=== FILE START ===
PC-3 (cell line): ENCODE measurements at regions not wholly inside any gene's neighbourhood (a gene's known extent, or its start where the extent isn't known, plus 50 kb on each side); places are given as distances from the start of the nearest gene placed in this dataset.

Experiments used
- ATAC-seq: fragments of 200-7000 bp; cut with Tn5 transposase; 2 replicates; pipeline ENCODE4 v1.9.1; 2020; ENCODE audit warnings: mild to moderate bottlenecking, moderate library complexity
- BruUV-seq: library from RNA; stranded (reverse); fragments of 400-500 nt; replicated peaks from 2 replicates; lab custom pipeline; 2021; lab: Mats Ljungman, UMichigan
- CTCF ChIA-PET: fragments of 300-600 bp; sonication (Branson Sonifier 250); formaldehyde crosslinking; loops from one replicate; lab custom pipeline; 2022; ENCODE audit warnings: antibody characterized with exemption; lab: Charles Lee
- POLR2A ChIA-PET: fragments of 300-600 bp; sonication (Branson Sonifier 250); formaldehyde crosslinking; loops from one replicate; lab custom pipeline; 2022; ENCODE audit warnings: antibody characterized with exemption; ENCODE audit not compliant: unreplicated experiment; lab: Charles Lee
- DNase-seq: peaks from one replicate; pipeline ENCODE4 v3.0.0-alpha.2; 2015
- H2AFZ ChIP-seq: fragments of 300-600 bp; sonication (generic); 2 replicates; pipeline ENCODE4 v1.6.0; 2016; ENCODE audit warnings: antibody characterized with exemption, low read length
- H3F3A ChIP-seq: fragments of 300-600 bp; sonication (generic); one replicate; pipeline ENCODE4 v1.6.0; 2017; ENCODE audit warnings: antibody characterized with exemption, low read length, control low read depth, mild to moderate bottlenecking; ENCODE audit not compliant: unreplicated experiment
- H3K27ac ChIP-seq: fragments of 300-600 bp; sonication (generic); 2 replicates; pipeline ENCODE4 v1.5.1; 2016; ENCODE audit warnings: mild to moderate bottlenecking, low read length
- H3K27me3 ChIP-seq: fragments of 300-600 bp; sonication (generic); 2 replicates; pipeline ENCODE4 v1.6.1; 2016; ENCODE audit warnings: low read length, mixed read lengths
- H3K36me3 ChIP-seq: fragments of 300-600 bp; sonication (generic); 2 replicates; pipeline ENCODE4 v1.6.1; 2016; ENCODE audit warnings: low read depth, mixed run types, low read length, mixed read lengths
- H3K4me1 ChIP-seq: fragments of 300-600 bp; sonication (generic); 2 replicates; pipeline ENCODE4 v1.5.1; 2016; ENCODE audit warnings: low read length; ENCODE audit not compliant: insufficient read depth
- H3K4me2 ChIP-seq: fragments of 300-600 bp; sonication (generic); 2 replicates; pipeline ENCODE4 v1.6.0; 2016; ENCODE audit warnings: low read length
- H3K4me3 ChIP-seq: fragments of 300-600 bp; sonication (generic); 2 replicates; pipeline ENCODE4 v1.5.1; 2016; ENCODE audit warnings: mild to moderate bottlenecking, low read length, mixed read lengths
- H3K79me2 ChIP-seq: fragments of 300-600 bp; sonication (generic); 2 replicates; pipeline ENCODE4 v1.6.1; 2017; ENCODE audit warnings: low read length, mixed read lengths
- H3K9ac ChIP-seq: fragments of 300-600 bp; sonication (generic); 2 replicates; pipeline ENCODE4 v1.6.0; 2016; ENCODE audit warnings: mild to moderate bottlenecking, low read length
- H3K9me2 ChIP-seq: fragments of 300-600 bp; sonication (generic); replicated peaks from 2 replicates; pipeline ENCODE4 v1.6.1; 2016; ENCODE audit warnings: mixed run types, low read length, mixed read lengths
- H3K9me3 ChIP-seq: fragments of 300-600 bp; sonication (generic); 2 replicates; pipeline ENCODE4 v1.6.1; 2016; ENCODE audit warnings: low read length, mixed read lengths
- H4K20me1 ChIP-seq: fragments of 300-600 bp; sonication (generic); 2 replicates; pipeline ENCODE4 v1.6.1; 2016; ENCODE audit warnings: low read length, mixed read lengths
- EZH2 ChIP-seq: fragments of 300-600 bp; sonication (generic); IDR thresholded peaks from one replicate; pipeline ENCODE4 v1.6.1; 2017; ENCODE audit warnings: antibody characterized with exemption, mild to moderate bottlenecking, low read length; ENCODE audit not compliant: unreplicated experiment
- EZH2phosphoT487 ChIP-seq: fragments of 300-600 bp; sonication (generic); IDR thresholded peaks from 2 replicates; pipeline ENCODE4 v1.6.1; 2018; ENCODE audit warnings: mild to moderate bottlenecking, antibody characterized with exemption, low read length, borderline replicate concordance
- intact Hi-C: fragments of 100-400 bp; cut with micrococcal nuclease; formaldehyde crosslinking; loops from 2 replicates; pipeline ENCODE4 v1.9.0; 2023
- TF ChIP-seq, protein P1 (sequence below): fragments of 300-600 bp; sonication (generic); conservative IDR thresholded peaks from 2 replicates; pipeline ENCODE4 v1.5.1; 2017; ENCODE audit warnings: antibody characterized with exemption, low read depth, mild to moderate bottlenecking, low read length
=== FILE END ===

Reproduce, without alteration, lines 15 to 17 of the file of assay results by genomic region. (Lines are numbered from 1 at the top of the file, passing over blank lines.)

- H3K4me3 ChIP-seq: fragments of 300-600 bp; sonication (generic); 2 replicates; pipeline ENCODE4 v1.5.1; 2016; ENCODE audit warnings: mild to moderate bottlenecking, low read length, mixed read lengths
- H3K79me2 ChIP-seq: fragments of 300-600 bp; sonication (generic); 2 replicates; pipeline ENCODE4 v1.6.1; 2017; ENCODE audit warnings: low read length, mixed read lengths
- H3K9ac ChIP-seq: fragments of 300-600 bp; sonication (generic); 2 replicates; pipeline ENCODE4 v1.6.0; 2016; ENCODE audit warnings: mild to moderate bottlenecking, low read length